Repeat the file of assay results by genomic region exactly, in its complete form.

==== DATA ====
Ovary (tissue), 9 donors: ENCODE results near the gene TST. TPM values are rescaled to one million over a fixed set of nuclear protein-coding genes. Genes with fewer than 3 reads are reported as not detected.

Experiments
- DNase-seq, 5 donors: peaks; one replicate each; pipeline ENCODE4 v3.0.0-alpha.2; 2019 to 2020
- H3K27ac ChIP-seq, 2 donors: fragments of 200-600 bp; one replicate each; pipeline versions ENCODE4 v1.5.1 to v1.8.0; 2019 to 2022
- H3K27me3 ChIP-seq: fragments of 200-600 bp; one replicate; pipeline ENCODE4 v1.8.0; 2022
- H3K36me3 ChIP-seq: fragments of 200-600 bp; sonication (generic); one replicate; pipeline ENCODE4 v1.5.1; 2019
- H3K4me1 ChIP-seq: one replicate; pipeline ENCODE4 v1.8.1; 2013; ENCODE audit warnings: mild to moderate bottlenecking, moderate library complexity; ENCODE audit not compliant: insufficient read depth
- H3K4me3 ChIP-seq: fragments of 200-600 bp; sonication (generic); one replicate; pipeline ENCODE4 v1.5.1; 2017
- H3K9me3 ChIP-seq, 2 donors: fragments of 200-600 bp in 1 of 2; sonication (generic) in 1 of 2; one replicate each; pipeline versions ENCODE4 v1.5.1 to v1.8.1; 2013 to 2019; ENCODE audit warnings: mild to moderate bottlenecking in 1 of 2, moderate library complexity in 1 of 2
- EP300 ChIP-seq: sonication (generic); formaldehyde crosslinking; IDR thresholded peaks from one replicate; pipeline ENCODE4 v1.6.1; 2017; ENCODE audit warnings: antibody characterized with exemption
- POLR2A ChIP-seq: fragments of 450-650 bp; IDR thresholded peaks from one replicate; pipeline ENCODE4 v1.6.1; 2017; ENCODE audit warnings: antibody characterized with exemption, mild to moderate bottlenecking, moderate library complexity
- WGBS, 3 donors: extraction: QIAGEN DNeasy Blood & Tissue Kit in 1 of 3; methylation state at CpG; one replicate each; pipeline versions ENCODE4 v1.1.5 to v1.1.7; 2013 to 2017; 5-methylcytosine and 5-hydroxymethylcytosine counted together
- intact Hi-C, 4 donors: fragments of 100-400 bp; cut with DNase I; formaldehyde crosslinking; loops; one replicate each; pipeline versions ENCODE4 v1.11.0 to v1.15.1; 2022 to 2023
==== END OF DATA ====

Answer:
Ovary (tissue), 9 donors: ENCODE results near the gene TST. TPM values are rescaled to one million over a fixed set of nuclear protein-coding genes. Genes with fewer than 3 reads are reported as not detected.

Experiments
- DNase-seq, 5 donors: peaks; one replicate each; pipeline ENCODE4 v3.0.0-alpha.2; 2019 to 2020
- H3K27ac ChIP-seq, 2 donors: fragments of 200-600 bp; one replicate each; pipeline versions ENCODE4 v1.5.1 to v1.8.0; 2019 to 2022
- H3K27me3 ChIP-seq: fragments of 200-600 bp; one replicate; pipeline ENCODE4 v1.8.0; 2022
- H3K36me3 ChIP-seq: fragments of 200-600 bp; sonication (generic); one replicate; pipeline ENCODE4 v1.5.1; 2019
- H3K4me1 ChIP-seq: one replicate; pipeline ENCODE4 v1.8.1; 2013; ENCODE audit warnings: mild to moderate bottlenecking, moderate library complexity; ENCODE audit not compliant: insufficient read depth
- H3K4me3 ChIP-seq: fragments of 200-600 bp; sonication (generic); one replicate; pipeline ENCODE4 v1.5.1; 2017
- H3K9me3 ChIP-seq, 2 donors: fragments of 200-600 bp in 1 of 2; sonication (generic) in 1 of 2; one replicate each; pipeline versions ENCODE4 v1.5.1 to v1.8.1; 2013 to 2019; ENCODE audit warnings: mild to moderate bottlenecking in 1 of 2, moderate library complexity in 1 of 2
- EP300 ChIP-seq: sonication (generic); formaldehyde crosslinking; IDR thresholded peaks from one replicate; pipeline ENCODE4 v1.6.1; 2017; ENCODE audit warnings: antibody characterized with exemption
- POLR2A ChIP-seq: fragments of 450-650 bp; IDR thresholded peaks from one replicate; pipeline ENCODE4 v1.6.1; 2017; ENCODE audit warnings: antibody characterized with exemption, mild to moderate bottlenecking, moderate library complexity
- WGBS, 3 donors: extraction: QIAGEN DNeasy Blood & Tissue Kit in 1 of 3; methylation state at CpG; one replicate each; pipeline versions ENCODE4 v1.1.5 to v1.1.7; 2013 to 2017; 5-methylcytosine and 5-hydroxymethylcytosine counted together
- intact Hi-C, 4 donors: fragments of 100-400 bp; cut with DNase I; formaldehyde crosslinking; loops; one replicate each; pipeline versions ENCODE4 v1.11.0 to v1.15.1; 2022 to 2023